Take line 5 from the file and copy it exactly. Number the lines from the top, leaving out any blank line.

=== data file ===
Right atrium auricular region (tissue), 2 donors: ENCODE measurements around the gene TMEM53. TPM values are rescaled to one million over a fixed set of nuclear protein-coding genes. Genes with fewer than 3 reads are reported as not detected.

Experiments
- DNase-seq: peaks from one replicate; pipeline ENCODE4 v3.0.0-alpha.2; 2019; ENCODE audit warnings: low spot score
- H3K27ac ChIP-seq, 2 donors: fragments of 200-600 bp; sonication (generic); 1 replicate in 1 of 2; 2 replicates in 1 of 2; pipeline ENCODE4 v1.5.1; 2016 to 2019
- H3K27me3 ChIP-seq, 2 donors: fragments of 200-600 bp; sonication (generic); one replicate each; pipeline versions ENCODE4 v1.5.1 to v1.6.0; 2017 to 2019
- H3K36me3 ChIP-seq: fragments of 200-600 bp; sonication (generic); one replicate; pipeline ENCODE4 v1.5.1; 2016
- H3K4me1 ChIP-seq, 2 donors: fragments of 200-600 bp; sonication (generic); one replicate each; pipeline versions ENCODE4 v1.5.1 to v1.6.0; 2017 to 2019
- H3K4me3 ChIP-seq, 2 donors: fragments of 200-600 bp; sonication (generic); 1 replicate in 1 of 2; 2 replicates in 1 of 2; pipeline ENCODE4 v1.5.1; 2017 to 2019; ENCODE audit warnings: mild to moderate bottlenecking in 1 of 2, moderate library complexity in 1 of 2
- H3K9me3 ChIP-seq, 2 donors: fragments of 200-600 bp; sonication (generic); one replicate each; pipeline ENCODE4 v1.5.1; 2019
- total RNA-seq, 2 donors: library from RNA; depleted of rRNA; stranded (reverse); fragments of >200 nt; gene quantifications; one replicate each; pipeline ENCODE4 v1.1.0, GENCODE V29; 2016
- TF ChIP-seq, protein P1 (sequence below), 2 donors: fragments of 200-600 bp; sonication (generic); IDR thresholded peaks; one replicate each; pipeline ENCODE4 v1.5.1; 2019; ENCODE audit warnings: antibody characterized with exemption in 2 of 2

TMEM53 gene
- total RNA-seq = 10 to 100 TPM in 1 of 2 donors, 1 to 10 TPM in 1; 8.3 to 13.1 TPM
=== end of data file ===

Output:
- H3K27me3 ChIP-seq, 2 donors: fragments of 200-600 bp; sonication (generic); one replicate each; pipeline versions ENCODE4 v1.5.1 to v1.6.0; 2017 to 2019